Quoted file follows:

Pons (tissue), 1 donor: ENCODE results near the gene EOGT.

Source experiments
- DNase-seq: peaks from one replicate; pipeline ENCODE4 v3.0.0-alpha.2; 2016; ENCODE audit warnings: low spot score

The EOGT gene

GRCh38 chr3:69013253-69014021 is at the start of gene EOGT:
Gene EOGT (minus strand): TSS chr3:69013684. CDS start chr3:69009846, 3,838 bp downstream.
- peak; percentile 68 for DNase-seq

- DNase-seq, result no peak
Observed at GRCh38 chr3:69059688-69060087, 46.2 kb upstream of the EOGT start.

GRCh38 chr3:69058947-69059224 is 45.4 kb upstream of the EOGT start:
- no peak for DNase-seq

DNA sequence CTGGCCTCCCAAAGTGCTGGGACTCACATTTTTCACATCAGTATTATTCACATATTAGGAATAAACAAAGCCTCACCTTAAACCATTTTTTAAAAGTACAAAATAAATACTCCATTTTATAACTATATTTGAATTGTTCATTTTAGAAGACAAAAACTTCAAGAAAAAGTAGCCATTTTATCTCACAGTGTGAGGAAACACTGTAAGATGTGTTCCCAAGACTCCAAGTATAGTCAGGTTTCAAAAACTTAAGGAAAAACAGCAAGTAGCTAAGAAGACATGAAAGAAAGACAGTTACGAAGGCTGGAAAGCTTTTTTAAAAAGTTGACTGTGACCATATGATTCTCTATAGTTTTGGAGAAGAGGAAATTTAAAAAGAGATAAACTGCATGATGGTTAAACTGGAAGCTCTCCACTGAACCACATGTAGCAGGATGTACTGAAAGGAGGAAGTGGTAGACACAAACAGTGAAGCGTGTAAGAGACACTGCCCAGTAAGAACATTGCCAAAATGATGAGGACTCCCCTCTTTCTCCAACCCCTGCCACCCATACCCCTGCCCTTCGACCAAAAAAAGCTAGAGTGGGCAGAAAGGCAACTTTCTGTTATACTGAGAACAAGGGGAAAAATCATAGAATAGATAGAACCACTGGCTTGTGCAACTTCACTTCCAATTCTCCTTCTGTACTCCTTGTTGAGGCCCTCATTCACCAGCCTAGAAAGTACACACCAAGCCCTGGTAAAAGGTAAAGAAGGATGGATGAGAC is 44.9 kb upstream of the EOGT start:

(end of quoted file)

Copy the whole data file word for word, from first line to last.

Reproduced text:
Pons (tissue), 1 donor: ENCODE results near the gene EOGT.

Source experiments
- DNase-seq: peaks from one replicate; pipeline ENCODE4 v3.0.0-alpha.2; 2016; ENCODE audit warnings: low spot score

The EOGT gene

GRCh38 chr3:69013253-69014021 is at the start of gene EOGT:
Gene EOGT (minus strand): TSS chr3:69013684. CDS start chr3:69009846, 3,838 bp downstream.
- peak; percentile 68 for DNase-seq

- DNase-seq, result no peak
Observed at GRCh38 chr3:69059688-69060087, 46.2 kb upstream of the EOGT start.

GRCh38 chr3:69058947-69059224 is 45.4 kb upstream of the EOGT start:
- no peak for DNase-seq

DNA sequence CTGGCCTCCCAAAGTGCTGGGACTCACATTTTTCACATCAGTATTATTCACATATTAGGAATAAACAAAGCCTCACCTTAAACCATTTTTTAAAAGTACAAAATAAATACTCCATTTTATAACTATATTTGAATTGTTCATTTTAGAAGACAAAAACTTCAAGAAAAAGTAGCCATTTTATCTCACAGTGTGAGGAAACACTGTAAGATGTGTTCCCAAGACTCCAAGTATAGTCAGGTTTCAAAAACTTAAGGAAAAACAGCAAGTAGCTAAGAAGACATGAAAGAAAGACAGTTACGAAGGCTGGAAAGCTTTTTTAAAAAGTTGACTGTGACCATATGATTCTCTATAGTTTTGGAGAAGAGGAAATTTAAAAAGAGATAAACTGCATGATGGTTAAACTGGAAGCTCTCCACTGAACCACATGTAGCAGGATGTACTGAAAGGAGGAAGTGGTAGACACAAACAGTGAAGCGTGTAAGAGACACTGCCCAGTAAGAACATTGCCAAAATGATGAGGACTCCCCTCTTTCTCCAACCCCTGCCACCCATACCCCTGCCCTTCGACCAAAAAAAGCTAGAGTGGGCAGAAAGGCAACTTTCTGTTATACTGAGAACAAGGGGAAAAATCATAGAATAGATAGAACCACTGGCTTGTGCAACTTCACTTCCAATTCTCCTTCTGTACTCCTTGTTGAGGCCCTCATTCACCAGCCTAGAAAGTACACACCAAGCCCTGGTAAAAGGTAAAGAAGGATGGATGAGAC is 44.9 kb upstream of the EOGT start: